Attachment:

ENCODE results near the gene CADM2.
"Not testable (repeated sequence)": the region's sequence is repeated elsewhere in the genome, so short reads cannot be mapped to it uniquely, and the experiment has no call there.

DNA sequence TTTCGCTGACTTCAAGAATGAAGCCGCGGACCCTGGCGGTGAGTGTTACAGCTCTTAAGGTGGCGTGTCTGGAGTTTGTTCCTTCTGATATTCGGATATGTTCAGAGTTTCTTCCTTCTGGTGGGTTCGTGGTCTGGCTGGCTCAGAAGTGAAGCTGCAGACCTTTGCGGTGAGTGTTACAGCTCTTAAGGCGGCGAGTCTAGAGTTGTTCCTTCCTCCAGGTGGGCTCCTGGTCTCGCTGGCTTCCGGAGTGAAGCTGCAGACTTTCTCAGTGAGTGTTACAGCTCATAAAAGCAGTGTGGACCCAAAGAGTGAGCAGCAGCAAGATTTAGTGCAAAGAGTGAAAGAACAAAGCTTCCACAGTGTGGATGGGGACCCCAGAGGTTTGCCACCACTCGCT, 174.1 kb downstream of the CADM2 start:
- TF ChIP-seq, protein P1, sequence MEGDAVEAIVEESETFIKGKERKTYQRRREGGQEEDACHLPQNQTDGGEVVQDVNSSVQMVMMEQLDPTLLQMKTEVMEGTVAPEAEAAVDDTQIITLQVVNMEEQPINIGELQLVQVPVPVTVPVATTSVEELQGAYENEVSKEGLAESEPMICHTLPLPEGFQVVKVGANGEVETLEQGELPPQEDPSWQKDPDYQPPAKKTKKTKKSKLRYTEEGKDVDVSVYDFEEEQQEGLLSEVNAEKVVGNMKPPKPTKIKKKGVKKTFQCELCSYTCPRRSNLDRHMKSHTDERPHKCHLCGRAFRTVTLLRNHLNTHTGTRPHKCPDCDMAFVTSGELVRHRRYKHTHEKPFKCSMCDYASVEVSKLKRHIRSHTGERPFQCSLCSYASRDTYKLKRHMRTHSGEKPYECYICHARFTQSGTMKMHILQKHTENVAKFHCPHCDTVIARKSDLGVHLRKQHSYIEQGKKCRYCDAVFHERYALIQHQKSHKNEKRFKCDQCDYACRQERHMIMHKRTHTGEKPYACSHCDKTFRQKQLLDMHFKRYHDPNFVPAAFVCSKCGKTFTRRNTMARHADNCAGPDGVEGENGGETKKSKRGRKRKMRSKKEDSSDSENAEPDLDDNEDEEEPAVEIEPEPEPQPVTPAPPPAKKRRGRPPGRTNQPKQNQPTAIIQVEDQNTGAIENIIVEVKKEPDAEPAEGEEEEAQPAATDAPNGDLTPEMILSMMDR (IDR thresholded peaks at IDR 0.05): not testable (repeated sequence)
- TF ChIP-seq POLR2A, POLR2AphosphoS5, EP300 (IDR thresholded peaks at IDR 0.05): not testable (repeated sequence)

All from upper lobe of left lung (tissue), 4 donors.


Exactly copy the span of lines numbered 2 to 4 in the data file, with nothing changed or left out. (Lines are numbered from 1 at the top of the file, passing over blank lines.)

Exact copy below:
"Not testable (repeated sequence)": the region's sequence is repeated elsewhere in the genome, so short reads cannot be mapped to it uniquely, and the experiment has no call there.

DNA sequence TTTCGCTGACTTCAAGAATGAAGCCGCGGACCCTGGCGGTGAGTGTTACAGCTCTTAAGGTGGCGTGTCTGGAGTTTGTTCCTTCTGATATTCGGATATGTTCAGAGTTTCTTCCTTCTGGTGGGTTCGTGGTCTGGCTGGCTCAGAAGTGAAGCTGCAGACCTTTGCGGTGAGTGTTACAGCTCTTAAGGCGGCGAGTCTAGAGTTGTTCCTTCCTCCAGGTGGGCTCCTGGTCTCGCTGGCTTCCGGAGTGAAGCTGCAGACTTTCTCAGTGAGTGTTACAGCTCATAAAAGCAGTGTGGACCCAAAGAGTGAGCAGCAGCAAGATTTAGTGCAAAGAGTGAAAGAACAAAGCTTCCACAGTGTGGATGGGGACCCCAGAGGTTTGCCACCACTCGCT, 174.1 kb downstream of the CADM2 start:
- TF ChIP-seq, protein P1, sequence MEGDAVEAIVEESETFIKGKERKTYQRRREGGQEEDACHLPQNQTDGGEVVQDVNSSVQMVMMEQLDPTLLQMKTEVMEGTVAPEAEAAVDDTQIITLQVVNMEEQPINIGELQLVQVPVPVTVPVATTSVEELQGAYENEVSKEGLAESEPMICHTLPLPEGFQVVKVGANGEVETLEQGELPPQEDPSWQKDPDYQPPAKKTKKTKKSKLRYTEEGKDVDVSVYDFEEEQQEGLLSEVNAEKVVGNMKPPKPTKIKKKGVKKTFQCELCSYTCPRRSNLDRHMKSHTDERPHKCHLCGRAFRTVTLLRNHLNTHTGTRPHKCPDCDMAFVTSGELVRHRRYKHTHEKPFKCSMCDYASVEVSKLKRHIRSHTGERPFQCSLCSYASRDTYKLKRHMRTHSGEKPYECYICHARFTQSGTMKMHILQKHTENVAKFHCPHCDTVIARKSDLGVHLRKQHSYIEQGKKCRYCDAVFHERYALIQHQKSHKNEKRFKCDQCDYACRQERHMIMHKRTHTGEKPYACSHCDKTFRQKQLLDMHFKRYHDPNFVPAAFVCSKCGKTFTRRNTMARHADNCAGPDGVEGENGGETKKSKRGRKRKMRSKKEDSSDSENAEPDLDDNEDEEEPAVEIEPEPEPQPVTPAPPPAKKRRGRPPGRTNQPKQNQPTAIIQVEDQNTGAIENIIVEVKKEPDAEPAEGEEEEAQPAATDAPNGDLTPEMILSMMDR (IDR thresholded peaks at IDR 0.05): not testable (repeated sequence)